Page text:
ACLU-TN Urges West Carroll Special School District to Allow Female Student to Join Football Team

Press release from the American Civil Liberties Union of Tennessee; June 10, 2015:

TREZEVANT, Tenn. – The American Civil Liberties Union of Tennessee today sent a letter to the West Carroll Special School District urging it to allow a female student to join the junior high football team.  The school district had refused the student’s request to join the team solely because of her gender.

“Schools cannot exclude girls from the sport of their choice based solely on their gender.  The Fourteenth Amendment protects girls from such unequal treatment,” said Thomas H. Castelli, ACLU-TN legal director.  “For over forty years, courts have made it clear that if a girl wants to play football and there is not an equivalent football team for girls, she must be allowed equal access to the boys’ team.”

The letter was sent on behalf of Thalia Townsend and her family.  Townsend, a rising seventh grader at West Carroll Junior/Senior High School, has played left tackle in a community football league for two years.  On May 11, 2015, Townsend was turned away from the initial meeting of the West Carroll junior high football team by the coach, who stated that girls are not allowed to play football at the school.  Every boy at the meeting was allowed to join the team.  When Townsend’s mother, Michelle Larsen, contacted the coach and, subsequently, Director of Schools Eric Williams, she too was told that the school had a policy against allowing girls to play football.

“I’ve never had a problem on the field because I’m a girl.  Most of the time the boys don’t even realize I’m a girl until I take my helmet off,” Townsend said.  “I just want a chance to play for my school because I love the game.”

The school district argued that it could legally exclude Townsend from the football team under Title IX because the school offered softball for girls.  However, as stated in ACLU-TN’s letter, “Discriminatorily excluding Thalia from the football team violates her right to equal protection, regardless of the fact that she could play softball…softball is not football, and she has the right, the same as her male peers, to further her athletic education by choosing the sport that most appeals to her abilities and interest…Though administrators at West Carroll may believe that they have satisfied Title IX, this provides no defense for violating Thalia’s constitutional rights.”  The letter further explains, “an assertion that the school has complied with Title IX is of no consequence if the school’s policies still violate the Constitution.”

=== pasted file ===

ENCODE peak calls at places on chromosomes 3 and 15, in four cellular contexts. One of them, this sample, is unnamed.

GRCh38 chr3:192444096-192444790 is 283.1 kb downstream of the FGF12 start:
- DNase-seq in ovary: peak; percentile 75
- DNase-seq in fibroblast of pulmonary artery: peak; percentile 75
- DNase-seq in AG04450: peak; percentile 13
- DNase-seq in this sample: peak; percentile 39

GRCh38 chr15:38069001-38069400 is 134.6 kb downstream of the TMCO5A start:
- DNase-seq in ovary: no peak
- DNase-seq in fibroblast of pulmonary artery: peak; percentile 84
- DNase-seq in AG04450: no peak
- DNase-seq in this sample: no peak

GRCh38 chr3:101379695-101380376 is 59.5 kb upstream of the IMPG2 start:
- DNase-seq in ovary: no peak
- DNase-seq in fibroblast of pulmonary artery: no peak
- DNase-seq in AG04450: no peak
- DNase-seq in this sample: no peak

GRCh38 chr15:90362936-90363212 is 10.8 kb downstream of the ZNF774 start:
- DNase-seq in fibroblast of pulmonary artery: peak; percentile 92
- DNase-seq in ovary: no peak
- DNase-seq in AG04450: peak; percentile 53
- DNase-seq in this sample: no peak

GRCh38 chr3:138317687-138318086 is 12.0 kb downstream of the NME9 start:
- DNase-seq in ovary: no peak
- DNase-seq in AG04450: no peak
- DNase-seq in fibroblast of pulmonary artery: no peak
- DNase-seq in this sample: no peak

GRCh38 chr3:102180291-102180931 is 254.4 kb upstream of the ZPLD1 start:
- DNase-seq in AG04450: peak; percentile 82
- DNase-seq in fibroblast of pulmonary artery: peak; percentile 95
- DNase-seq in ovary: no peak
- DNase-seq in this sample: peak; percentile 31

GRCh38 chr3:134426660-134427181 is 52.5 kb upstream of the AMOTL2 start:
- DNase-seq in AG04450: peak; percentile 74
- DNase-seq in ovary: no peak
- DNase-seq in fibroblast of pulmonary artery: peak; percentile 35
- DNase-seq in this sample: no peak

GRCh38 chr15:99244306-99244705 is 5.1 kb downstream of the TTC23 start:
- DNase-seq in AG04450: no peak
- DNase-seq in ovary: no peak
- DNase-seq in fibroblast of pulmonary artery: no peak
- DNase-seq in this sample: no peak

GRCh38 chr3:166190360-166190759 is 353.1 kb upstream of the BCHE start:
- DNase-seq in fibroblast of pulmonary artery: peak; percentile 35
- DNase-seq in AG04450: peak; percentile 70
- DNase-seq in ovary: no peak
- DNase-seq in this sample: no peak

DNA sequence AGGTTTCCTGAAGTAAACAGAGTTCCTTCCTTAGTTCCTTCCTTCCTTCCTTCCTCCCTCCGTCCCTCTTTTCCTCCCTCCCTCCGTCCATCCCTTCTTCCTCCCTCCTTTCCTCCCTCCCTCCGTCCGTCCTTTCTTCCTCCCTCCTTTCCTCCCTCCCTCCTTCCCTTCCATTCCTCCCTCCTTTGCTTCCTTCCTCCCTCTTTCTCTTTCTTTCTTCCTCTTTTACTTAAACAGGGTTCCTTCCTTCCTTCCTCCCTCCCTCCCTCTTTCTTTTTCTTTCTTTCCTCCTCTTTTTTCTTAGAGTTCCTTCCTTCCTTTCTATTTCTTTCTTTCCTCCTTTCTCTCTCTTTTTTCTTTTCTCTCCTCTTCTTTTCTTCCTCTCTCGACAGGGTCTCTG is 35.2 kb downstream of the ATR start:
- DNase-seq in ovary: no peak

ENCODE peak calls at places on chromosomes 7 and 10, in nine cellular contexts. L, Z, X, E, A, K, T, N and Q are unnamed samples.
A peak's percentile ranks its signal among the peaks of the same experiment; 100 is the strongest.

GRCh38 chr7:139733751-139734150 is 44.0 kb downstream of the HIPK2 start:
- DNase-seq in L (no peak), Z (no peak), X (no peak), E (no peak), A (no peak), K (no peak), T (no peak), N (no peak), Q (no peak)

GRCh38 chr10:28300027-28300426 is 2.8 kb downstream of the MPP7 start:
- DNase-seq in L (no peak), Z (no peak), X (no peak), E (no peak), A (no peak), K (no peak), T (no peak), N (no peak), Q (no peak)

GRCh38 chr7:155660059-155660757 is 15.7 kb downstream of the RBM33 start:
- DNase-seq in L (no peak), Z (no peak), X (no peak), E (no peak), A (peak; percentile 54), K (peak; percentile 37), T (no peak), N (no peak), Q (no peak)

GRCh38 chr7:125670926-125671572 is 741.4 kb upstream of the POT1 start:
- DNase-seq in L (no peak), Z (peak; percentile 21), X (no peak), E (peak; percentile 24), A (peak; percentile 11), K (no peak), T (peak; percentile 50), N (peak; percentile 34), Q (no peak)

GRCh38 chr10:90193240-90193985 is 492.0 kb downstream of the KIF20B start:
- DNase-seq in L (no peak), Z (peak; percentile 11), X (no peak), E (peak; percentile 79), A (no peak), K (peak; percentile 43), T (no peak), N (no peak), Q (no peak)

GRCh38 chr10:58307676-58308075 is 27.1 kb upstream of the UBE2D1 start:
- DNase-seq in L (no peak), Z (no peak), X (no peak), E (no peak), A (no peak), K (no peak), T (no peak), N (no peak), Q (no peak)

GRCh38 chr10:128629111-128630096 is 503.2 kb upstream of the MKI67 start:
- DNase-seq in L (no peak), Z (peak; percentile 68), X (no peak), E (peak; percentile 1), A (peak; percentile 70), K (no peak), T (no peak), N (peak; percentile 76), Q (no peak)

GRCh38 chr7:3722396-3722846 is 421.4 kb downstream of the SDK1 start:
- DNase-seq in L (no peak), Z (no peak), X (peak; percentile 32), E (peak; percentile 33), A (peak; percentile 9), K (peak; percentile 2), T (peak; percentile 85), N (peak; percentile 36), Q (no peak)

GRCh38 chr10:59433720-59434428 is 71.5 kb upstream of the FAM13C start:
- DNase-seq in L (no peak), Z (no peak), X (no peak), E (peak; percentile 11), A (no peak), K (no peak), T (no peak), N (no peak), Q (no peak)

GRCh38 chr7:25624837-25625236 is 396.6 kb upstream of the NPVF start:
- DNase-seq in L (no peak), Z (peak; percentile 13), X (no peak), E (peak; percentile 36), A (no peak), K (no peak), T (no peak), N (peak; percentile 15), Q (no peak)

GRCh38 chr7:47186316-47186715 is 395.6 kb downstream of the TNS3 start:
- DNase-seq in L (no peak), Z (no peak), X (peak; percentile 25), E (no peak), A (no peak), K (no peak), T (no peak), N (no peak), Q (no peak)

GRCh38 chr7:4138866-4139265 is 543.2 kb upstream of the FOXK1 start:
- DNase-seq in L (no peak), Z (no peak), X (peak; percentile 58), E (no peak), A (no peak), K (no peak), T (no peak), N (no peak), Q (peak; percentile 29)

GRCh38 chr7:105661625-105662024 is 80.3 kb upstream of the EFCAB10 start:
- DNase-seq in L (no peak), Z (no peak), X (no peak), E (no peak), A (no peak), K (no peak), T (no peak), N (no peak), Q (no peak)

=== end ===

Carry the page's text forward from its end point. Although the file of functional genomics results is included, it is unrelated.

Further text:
“My daughter is already a football player,” said Michelle Larsen, Townsend’s mother.  “She has practiced, competed and earned her place among her male peers.  There is no justification for stopping her from playing the sport she loves.  We aren’t asking for any special treatment.  Just an equal opportunity for her to keep playing.”

According to the letter, “Thalia has proven herself a strong and skilled football player who is a physical match for her male teammates and opponents alike.  Thalia must be given the same opportunities as her male peers to play on the team and use her talents on the field. To act otherwise would have no substantial relation to protecting her safety, but instead only violate her rights while perpetuating ‘stereotypic notions of the proper roles of men and women.’”

“Athletic participation is as important to our daughters as it is to our sons,” said Hedy Weinberg, ACLU-TN executive director.  “Playing sports promotes social responsibility, greater academic success and increased personal skills.  Thalia, and all young people, should have an equal opportunity to receive a well-rounded, quality education in a respectful environment free from sex stereotypes.”

ACLU-TN has launched a public petition to urge the West Carroll Special School District to allow Townsend to play.  The petition can be viewed at: https://action.aclu.org/secure/let-thalia-play 

A copy of the letter sent today is available here.